As for the image and appeal of our town, I can see how some may think that the appearance of beer signs and neon in the windows of stores and restaurants may not be all that appealing.  I think that West Liberty has a certain charm to it, and I don’t want to lose that…but is it any more dangerous to put up beer posters than it is to advertise 10 candy bars for a dollar or cheap McRibs and $5 pizzas?  Or what about cigarettes, which kill far more people each year than alcohol?  Where are the door signs and newspaper ads about how many lives and families obesity or tobacco has destroyed?  Take a look at this graphic, which can be found here:

Alcohol destroys FAR fewer lives than obesity and tobacco, yet we can all easily grab a pack smokes, a pop, a cheeseburger, and a pop tart.  Granted, you are not likely to see any sort of tragic accidents result from doing any of those things, but long term, the effects are far worse.  So where are the yard signs speaking out against the damaging effects of cigarettes, or the parades through town calling out the evils of sugary sodas and Big Macs?

Listen, I can respect why some folks would prefer to not see alcohol sales in the city, and I’m trying to avoid being snide about this.  Alcohol does have a stigma attached, and I know that many people have had bad personal experiences with it and would just prefer it not be sold here.  But I have also read stories from places where a city or county voted to go wet, and when they interview folks later on who were opposed to it before the election, many of those same people have reversed course and admit that it isn’t all that bad, and in fact, may be even better.

So opposing views are fine…they are natural.  What is NOT OK are the scare tactics that some folks have resorted to in order to try and sway votes against going wet.  I drive home from Morehead every day, and I don’t encounter any drunks or hungry children laying in the streets.  I’m through Campton and Mt. Sterling fairly frequently and have yet to notice any there, either.  I also think it is wrong to try and use the tornadoes as a tool to sway opinion…to suggest that they have brought us all so close together and SHAME on any of us that even consider voting for alcohol sales at a time like this is just plain dirty.  I agree, the storms brought this county closer together in some ways, but it has brought about quite a bit of division, as well, due to some of the questionable decisions that have been (and continue to be) made, regarding a wide variety of things, financial and otherwise, that will affect the future of this city and county.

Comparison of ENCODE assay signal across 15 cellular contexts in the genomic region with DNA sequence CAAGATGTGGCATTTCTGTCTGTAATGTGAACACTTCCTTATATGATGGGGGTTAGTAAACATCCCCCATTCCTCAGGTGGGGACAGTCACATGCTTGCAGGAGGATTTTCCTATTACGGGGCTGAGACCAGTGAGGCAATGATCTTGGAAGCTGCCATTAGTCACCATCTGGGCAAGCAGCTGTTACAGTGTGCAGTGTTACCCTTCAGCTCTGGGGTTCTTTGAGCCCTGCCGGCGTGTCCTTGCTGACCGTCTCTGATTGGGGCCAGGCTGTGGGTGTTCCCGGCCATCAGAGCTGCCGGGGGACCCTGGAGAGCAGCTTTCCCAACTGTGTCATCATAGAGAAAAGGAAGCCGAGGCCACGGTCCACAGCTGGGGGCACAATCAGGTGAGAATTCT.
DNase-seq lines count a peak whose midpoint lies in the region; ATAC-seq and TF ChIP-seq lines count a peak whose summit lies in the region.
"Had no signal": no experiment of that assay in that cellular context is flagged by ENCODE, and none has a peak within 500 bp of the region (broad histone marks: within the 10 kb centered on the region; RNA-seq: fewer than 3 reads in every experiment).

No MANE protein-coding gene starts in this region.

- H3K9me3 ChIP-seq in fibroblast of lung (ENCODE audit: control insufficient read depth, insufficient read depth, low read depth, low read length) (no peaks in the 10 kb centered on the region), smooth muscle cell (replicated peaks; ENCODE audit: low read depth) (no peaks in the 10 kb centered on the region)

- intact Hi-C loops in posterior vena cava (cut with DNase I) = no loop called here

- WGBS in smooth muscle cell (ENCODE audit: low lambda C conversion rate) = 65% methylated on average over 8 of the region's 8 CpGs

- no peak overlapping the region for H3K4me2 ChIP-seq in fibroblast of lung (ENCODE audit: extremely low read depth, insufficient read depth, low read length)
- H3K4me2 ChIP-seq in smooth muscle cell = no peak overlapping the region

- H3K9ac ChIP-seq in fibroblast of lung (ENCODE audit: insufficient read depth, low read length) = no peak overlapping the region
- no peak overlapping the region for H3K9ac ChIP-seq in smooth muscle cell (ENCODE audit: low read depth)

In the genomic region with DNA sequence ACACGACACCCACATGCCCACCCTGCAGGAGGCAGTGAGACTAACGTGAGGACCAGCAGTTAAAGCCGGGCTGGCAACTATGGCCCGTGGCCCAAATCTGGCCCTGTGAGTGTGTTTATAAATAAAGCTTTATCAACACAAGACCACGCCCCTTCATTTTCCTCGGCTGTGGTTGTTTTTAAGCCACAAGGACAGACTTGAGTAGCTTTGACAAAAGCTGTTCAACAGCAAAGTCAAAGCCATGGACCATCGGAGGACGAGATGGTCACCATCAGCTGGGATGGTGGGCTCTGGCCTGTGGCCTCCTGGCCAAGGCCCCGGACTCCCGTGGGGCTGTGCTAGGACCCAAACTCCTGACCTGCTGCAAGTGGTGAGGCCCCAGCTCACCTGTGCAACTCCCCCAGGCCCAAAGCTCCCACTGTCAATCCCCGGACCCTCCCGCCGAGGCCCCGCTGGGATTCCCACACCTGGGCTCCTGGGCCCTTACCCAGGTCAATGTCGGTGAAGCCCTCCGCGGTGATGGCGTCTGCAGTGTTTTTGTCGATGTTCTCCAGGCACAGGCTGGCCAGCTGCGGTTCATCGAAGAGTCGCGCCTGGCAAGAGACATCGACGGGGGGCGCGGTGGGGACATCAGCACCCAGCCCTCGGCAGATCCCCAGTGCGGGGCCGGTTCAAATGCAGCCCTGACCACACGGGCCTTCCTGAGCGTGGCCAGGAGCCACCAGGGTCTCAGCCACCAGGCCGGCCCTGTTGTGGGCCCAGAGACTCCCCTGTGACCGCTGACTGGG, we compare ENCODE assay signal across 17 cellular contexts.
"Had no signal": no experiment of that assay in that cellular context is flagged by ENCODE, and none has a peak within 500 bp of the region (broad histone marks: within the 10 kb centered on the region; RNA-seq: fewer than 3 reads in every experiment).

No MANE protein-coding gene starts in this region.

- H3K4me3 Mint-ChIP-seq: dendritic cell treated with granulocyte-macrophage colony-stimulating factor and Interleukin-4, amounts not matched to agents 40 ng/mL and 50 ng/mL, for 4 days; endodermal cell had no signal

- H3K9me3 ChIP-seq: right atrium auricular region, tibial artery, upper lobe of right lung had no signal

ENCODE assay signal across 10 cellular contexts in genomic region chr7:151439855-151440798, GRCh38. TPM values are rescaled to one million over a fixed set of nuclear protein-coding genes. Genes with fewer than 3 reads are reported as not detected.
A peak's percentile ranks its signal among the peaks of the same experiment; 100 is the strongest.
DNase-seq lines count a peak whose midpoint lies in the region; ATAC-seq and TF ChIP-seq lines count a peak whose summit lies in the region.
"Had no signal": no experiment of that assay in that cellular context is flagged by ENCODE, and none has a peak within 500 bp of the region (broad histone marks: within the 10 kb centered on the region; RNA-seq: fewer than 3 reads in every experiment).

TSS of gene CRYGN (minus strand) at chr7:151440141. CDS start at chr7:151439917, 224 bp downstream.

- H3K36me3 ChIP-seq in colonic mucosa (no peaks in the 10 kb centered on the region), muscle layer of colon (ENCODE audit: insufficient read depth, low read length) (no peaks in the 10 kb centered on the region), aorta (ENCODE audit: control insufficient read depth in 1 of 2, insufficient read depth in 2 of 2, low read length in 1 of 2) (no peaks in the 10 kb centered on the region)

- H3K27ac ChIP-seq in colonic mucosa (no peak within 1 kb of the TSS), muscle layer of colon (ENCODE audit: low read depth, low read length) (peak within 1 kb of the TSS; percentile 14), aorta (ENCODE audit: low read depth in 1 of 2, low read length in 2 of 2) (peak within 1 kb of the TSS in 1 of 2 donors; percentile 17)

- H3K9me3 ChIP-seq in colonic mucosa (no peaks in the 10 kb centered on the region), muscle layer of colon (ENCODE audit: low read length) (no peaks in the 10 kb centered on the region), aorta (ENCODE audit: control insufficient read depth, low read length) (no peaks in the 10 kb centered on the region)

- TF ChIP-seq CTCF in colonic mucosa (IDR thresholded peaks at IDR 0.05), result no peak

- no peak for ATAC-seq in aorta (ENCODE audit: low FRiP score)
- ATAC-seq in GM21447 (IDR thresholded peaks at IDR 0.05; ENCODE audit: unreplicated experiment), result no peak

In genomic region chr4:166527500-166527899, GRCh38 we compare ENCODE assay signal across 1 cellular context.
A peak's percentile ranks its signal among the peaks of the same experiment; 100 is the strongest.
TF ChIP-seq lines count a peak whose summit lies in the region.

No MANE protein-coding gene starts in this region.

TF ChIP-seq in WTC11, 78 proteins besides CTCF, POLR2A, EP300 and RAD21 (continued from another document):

I don’t know if approving alcohol sales in West Liberty will be its savior, but I’m certain it won’t be its downfall.  It will open a door to new revenue and likely lead to several new businesses opening here in a short amount of time (and I’m sure we will all come back here and discuss smelly politics again after we see who gets the green light to open the one package store we’ll be allowed).  We were a close, charming town and county before the tornadoes hit, and we’ll continue to be a close and charming town and county, regardless of the outcome of this election.  No doubt the storms brought us closer together, but you know what else might bring us closer??  Sharing a big margarita at the Mexican restaurant we’ll no doubt get once the town goes wet.  First round is on me.

  • Melissa Cheek

    I agree with everything you wrote!!!!

  • Jamie Brunk

    Your article is well written, and thoughtful in its presentation.  Thank you for that.  I stand on the opposite side  –  I am in favor of maintaining West Liberty as a dry city.  I confess that I am a newcomer to Morgan County, arriving here in June, 2012, as the new pastor of the West Liberty United Methodist Church.  I am so very grateful for the gracious way that my wife and I have been received by our congregation and by the people of WL and MC in general.  Here is some of my thinking on this matter….

    A number of the points of your article are speculations on what might happen here in WL should the local option issue pass.  We MIGHT get new (read: better) restaurants.  We MIGHT attract new industry.  We MIGHT bring more income to our city coffers via city taxes on alcohol.  We MIGHT be more prosperous.  But to dangle those carrots is not really fair  –  they are at best generous speculations (even the Mexican restaurant …!)  We have no assurances.

    As a pastor, I have had many situations over the years where I have seen the destructive effect of alcohol on the lives of individuals, families and communities.  Time and space do not permit me the opportunity to present my anecdotal evidence to this effect.   But I hope that you will grant me this much:  I have seen my fair share of lives taken by accidents caused by DUI … lives gone to waste by addiction to alcohol … violence of all sorts escalated by the presence of alcohol … domestic violence of the ugliest sort … etc.  You might say that I am only speaking of the abuse of alcohol.  Not necessarily.  It doesn’t take much in the blood stream for things to potentially get out of hand.  And it is much more difficult to pick up the pieces than to help prevent it in the first place.

    Your statements to the effect that a greater need for law enforcement in surrounding areas that have gone wet was more likely to be due to the growth in those cities … again, speculation at best.  Keen Johnson, retired Commonwealth Attorney and retired District Judge from Mt. Sterling would disagree with you strongly.  He referred to it only briefly in his Letter to the Editor in this past week’s Courier, but spoke more forcefully in a public setting here in WL recently.